This is a big one. Heston. Equal parts inventive and bat shit crazy.
Heston turns his attention to the mince pie for Waitrose once again. This year’s offering has a ‘lemon twist’. What he’s actually done is mix a mince pie with a lemony Sussex pond pudding (no, I’ve never heard of that either).
The result is…extremely tasty and lemony. The crumble on top and the base are both exceptionally well made and perfectly crumbly, flavoursome, spiced and sweet. The filling, or least the lemon part, is perfect too – super lemony as described on the box, but what this means is that the humble mincemeat is a little lost. In fact you could serve this to someone at any point in the year without telling them it was a ‘mince pie’ and they might not guess it contained any mincemeat at all.
That’s not a bad thing. Other than the fact this is meant to be a mince pie. There’s no doubt the Heston offering is amazing – the ingredients appear top notch and it’s really unusual and rich – but as a mince pie it falls short. Not too far short, and it should certainly be something you consider purchasing to serve alongside a traditional mince pie.
Greggs mince pies have been suggested multiple times since I started on this currant-filled journey last month. Finally I found some and I’m pleasantly surprised.
Whilst the pastry is maybe very slightly on the drier side, the moist vine fruits, apple and flavours inside the mincemeat bring it all together nicely.
For me the mincemeat is tipping more towards tart than sweet (as advertised) but they’re still a really nice pie. A wide and flat ‘form factor’ gives them a nice point of difference and makes them feel bigger too.
If you want to avoid the supermarket pies the Greggs option is completely sound.
Such promise from the festive green box, the lovely photos and promise of ‘vostizza’ currants! It’s a shame that the contents of said festive green box are a disappointment.
I do like a puff pastry mince pie – the Co-op did a particularly good one last year – but this offering from M&S has multiple issues.
The pastry is too dry – puff pastry is crumbly and dry by its very nature – but this is too much. There’s also too much of it and not enough filling – which compounds the dryness.
The filling isn’t as good as it sounds on the box either – those ‘vostizza’ currants don’t seem to make any impact, apart from on the price I imagine. Save your money and buy a traditional mince pie or the Co-op version (not yet tested but comes from good stock).
When you consider the quality, taste and texture of the Aldi Cognac-steeped mince pie I reviewed a week or so ago, I was expecting similar levels of greatness from their standard range. I was wrong.
Overall the mince pie is too dry, mainly thanks to a disappointing shortcrust. The mincemeat itself has very little defining taste, in fact I cannot remember what it really tasted of – despite finishing it only moments ago. A lack of a sugar sprinkle or tinge of warming alcohol tops off a thoroughly mediocre mince pie. Pay the extra and get the others.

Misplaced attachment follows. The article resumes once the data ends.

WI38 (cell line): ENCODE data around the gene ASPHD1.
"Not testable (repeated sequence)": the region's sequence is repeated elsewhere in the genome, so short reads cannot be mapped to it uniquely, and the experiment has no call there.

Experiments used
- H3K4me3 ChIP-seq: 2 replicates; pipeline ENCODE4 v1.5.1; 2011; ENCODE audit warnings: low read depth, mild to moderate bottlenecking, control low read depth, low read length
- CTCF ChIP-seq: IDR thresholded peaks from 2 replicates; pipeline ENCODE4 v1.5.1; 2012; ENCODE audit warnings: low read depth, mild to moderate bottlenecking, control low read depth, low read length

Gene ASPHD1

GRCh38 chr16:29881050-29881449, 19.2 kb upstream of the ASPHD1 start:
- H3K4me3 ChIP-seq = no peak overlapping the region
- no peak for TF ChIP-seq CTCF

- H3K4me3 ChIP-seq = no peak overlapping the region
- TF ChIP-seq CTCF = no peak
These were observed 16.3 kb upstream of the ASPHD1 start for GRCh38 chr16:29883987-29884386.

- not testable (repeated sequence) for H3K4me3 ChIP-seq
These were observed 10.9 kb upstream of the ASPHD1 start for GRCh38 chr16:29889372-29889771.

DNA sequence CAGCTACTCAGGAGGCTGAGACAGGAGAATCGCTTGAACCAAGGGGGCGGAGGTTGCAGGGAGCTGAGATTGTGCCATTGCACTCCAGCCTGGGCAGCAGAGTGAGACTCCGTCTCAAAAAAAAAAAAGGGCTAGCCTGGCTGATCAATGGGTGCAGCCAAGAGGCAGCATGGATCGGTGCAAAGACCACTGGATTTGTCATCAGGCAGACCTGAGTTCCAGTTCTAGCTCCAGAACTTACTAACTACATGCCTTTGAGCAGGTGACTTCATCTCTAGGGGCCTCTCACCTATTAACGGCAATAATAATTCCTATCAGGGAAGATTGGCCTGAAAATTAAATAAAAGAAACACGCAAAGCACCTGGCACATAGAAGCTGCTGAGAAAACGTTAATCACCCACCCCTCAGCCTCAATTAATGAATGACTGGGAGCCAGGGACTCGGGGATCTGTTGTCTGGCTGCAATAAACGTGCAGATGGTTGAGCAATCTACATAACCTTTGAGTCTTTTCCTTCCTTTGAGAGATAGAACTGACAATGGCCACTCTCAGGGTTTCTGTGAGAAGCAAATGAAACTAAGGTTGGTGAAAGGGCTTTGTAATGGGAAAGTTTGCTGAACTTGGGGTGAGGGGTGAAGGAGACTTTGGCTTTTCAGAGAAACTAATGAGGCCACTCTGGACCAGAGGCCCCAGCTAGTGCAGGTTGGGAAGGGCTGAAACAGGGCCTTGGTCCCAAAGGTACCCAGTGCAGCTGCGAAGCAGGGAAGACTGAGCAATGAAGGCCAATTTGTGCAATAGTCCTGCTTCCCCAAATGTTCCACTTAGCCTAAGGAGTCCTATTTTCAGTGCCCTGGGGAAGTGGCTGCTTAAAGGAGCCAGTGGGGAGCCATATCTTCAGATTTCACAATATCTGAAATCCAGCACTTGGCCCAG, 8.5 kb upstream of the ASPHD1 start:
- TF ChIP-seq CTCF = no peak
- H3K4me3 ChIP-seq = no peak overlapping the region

Tasting Notes: This was one of my absolute favourites of recent years – I think I got through three packs easily in 2016. Aldi’s ‘fancy’ mince pie is here.
Whilst Cognac ‘steeped’ might be a bit of an exaggeration, that’s not bad thing. More ‘with a hint of Cognac’ in my opinion. But it does give it that specially selected feeling and it’s pretty festive too. The pie has a pastry snowflake on top with gives it another point of difference, a little sprinkle of sugar to top it off as well.
The pastry is as it was last time out – pretty near perfect. Crumbles just enough but not so much that it’s annoying. The mincemeat is coarse but nicely so – it’s not a paste like some pies seem to go for, you can see the individual fruits.
A lovely mince pie from Aldi again in 2017, can this be number 1 this year?
Being wider and shallower than the traditional mince pie gives no particular advantage to the Co-op Shortcrust offering. While eating it I did think it felt a little ‘mean’ but then you realise it’s wider so it balances out. Not sure why they’ve gone for this form factor.
Onto flavour, and overall it’s very nice indeed. There’s quite a bit of sugar on top and the shortcrust pastry is sweet anyway, but there’s significant tang from the mincemeat filling and that’s enough to balance it out.
The filling is moist but not overly so – it goes well with the slightly drier crumb of the shortcrust too actually.
I can see this being one of my favourites this year – and it’s only my second one. Nice work Co-op 👍🏻
Tasting Notes: In a departure from the traditional mince pie, a nice layer of sweet white icing adds a Christmas cake feel athough it does look a little stark next to a standard mince pie. Maybe an icing holly leaf would’ve made these feel more special? They have a good pastry (which you’d expect from the cake masters at Kipling) with enough crumble to satisfy but not annoy. Mincemeat is tasty and sweet but not overly so – the icing doesn’t over sweeten proceedings but there’s maybe a little too much of it.